The built environment—the physical world made up of the homes, buildings, streets, and infrastructure within which people live, work, and play—underwent changes during the 20th and 21st centuries that contributed to a sharp decline in physical activity and affected access to healthy foods. Those developments contributed in turn to the weight gain observed among Americans in recent decades. Many believe, therefore, that policies and practices that affect the built environment could affect obesity rates in the United States and improve the health of Americans.
The National Academies of Sciences, Engineering, and Medicine convened a workshop in September 2017 to improve understanding of the roles played by the built environment in the prevention and treatment of obesity and to identify promising strategies in multiple sectors that can be scaled up to create more healthful and equitable environments. This publication summarizes the presentations and discussions from the workshop.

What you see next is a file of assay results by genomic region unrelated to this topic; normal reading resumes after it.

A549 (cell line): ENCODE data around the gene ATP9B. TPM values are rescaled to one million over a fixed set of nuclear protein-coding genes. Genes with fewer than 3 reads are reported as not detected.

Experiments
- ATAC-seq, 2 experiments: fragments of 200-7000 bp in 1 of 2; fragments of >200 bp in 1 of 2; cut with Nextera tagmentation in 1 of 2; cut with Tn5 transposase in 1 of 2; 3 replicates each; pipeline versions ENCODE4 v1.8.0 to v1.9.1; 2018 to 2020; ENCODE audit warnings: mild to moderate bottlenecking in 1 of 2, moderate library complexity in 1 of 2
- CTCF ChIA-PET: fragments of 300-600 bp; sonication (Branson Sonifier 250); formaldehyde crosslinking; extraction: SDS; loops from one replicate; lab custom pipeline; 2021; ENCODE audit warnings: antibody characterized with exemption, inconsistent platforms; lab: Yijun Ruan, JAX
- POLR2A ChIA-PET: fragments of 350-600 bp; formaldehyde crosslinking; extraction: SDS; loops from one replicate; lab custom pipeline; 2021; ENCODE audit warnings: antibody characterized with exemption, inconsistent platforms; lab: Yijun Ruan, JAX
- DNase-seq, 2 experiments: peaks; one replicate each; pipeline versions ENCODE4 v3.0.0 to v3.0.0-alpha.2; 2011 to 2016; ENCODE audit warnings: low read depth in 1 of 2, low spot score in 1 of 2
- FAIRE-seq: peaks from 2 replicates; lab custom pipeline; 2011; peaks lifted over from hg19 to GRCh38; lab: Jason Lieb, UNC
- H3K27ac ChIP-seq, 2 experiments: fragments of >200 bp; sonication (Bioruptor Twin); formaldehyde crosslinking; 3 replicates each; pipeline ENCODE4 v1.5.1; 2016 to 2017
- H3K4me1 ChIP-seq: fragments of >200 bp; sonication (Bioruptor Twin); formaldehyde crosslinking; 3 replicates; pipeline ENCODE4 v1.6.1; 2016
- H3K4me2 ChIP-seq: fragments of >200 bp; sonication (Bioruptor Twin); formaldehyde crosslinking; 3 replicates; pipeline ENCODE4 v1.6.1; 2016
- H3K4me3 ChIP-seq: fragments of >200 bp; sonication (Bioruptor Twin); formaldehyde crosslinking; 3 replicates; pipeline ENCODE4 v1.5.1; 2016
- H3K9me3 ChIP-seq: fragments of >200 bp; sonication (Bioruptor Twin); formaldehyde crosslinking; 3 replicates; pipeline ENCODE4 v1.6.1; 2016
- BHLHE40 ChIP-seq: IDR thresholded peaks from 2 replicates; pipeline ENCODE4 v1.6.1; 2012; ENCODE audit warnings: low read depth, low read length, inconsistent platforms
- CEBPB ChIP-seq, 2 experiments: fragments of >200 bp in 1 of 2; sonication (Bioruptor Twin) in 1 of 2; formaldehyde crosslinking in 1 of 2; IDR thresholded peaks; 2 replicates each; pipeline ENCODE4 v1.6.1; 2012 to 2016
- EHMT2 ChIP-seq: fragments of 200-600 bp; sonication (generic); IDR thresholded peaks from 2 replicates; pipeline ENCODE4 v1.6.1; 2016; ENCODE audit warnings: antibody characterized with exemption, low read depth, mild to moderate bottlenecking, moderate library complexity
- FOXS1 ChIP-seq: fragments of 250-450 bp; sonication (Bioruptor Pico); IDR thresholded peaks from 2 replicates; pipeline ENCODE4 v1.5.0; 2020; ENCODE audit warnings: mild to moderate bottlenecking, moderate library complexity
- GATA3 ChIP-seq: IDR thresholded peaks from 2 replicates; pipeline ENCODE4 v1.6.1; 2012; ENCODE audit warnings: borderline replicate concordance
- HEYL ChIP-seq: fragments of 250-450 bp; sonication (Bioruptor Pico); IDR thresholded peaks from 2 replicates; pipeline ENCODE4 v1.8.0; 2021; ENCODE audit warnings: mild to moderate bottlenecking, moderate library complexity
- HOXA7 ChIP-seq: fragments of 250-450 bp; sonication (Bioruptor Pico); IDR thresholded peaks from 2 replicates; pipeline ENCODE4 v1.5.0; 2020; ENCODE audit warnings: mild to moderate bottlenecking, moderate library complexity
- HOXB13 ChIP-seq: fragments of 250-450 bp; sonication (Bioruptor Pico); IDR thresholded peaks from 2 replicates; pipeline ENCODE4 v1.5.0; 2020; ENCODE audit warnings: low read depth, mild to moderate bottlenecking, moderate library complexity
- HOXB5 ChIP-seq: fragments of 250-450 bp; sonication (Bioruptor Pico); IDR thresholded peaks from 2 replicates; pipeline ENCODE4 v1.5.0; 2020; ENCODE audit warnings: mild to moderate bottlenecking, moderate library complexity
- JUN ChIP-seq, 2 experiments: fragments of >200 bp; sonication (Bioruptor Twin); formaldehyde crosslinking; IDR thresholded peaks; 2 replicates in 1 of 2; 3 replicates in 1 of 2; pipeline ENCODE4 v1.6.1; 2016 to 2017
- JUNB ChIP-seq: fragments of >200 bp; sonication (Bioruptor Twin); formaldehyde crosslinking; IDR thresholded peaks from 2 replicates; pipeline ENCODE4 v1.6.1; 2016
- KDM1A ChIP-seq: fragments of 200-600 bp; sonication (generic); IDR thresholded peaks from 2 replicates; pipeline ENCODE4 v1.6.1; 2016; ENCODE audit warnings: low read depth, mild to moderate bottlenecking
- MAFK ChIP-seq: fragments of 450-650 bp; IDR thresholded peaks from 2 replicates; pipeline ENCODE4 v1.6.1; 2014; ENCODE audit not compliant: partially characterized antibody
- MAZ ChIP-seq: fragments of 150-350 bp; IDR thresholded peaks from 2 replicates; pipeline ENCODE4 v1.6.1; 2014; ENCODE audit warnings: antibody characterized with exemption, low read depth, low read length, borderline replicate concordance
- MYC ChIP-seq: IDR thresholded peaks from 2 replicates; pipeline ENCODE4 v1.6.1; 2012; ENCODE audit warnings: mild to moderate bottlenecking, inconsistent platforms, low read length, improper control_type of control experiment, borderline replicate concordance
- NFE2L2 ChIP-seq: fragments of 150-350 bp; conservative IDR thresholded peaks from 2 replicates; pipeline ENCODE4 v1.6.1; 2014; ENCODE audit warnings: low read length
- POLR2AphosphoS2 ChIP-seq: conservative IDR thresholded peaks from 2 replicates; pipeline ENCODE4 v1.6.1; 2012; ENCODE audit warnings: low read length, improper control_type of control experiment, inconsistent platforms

Table of Contents
|2 The Built Environment, Obesity, and Health||7-20|
|3 Examples from Communities and Cities||21-38|
|4 Achieving Equitable Healthy Environments||39-58|
|5 Considerations and Potential Opportunities for Communities and Organizations||59-66|
|Appendix A: Workshop Agenda||71-74|
|Appendix B: Acronyms and Abbreviations||75-76|
|Appendix C: Speaker and Facilitator Biographies||77-86|
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